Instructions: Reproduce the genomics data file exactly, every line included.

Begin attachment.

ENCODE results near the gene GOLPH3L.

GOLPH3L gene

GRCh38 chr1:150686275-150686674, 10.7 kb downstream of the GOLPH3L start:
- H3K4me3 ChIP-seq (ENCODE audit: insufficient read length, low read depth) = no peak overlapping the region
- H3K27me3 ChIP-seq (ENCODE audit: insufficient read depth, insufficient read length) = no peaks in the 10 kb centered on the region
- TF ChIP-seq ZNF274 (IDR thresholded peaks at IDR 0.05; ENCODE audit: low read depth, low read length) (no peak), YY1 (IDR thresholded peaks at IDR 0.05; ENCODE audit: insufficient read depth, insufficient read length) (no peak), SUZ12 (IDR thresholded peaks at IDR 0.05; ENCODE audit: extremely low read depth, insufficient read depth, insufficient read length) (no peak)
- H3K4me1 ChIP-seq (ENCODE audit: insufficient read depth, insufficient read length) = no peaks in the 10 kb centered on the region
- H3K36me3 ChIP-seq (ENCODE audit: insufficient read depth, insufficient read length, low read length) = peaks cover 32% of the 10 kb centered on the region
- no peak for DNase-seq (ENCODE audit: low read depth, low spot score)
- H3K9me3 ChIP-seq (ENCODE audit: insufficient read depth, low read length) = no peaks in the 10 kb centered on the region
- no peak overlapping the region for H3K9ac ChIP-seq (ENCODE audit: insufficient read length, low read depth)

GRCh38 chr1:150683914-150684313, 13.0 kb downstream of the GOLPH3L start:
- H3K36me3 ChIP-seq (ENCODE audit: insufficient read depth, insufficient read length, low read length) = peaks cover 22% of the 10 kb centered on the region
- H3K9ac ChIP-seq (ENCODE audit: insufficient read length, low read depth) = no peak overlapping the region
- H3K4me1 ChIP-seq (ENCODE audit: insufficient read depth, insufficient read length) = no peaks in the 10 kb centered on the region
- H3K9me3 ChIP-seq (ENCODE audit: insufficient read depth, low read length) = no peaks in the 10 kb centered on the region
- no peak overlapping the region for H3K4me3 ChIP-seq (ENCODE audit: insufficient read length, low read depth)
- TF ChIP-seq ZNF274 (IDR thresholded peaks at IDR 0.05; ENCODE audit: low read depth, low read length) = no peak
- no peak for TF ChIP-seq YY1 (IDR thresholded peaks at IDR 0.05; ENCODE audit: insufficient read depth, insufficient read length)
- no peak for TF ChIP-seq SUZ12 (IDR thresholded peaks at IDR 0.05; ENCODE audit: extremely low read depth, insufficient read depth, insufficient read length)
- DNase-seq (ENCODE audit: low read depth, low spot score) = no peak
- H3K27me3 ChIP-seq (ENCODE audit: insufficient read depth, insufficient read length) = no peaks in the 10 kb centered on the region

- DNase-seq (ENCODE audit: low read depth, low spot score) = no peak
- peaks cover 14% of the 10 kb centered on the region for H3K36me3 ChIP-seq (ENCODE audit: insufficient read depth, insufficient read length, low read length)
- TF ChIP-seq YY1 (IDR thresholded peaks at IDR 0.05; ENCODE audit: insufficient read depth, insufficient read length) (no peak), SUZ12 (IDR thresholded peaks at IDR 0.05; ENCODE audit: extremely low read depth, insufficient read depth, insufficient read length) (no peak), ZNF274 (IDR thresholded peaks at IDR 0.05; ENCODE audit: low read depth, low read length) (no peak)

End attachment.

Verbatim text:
ENCODE results near the gene GOLPH3L.

GOLPH3L gene

GRCh38 chr1:150686275-150686674, 10.7 kb downstream of the GOLPH3L start:
- H3K4me3 ChIP-seq (ENCODE audit: insufficient read length, low read depth) = no peak overlapping the region
- H3K27me3 ChIP-seq (ENCODE audit: insufficient read depth, insufficient read length) = no peaks in the 10 kb centered on the region
- TF ChIP-seq ZNF274 (IDR thresholded peaks at IDR 0.05; ENCODE audit: low read depth, low read length) (no peak), YY1 (IDR thresholded peaks at IDR 0.05; ENCODE audit: insufficient read depth, insufficient read length) (no peak), SUZ12 (IDR thresholded peaks at IDR 0.05; ENCODE audit: extremely low read depth, insufficient read depth, insufficient read length) (no peak)
- H3K4me1 ChIP-seq (ENCODE audit: insufficient read depth, insufficient read length) = no peaks in the 10 kb centered on the region
- H3K36me3 ChIP-seq (ENCODE audit: insufficient read depth, insufficient read length, low read length) = peaks cover 32% of the 10 kb centered on the region
- no peak for DNase-seq (ENCODE audit: low read depth, low spot score)
- H3K9me3 ChIP-seq (ENCODE audit: insufficient read depth, low read length) = no peaks in the 10 kb centered on the region
- no peak overlapping the region for H3K9ac ChIP-seq (ENCODE audit: insufficient read length, low read depth)

GRCh38 chr1:150683914-150684313, 13.0 kb downstream of the GOLPH3L start:
- H3K36me3 ChIP-seq (ENCODE audit: insufficient read depth, insufficient read length, low read length) = peaks cover 22% of the 10 kb centered on the region
- H3K9ac ChIP-seq (ENCODE audit: insufficient read length, low read depth) = no peak overlapping the region
- H3K4me1 ChIP-seq (ENCODE audit: insufficient read depth, insufficient read length) = no peaks in the 10 kb centered on the region
- H3K9me3 ChIP-seq (ENCODE audit: insufficient read depth, low read length) = no peaks in the 10 kb centered on the region
- no peak overlapping the region for H3K4me3 ChIP-seq (ENCODE audit: insufficient read length, low read depth)
- TF ChIP-seq ZNF274 (IDR thresholded peaks at IDR 0.05; ENCODE audit: low read depth, low read length) = no peak
- no peak for TF ChIP-seq YY1 (IDR thresholded peaks at IDR 0.05; ENCODE audit: insufficient read depth, insufficient read length)
- no peak for TF ChIP-seq SUZ12 (IDR thresholded peaks at IDR 0.05; ENCODE audit: extremely low read depth, insufficient read depth, insufficient read length)
- DNase-seq (ENCODE audit: low read depth, low spot score) = no peak
- H3K27me3 ChIP-seq (ENCODE audit: insufficient read depth, insufficient read length) = no peaks in the 10 kb centered on the region

- DNase-seq (ENCODE audit: low read depth, low spot score) = no peak
- peaks cover 14% of the 10 kb centered on the region for H3K36me3 ChIP-seq (ENCODE audit: insufficient read depth, insufficient read length, low read length)
- TF ChIP-seq YY1 (IDR thresholded peaks at IDR 0.05; ENCODE audit: insufficient read depth, insufficient read length) (no peak), SUZ12 (IDR thresholded peaks at IDR 0.05; ENCODE audit: extremely low read depth, insufficient read depth, insufficient read length) (no peak), ZNF274 (IDR thresholded peaks at IDR 0.05; ENCODE audit: low read depth, low read length) (no peak)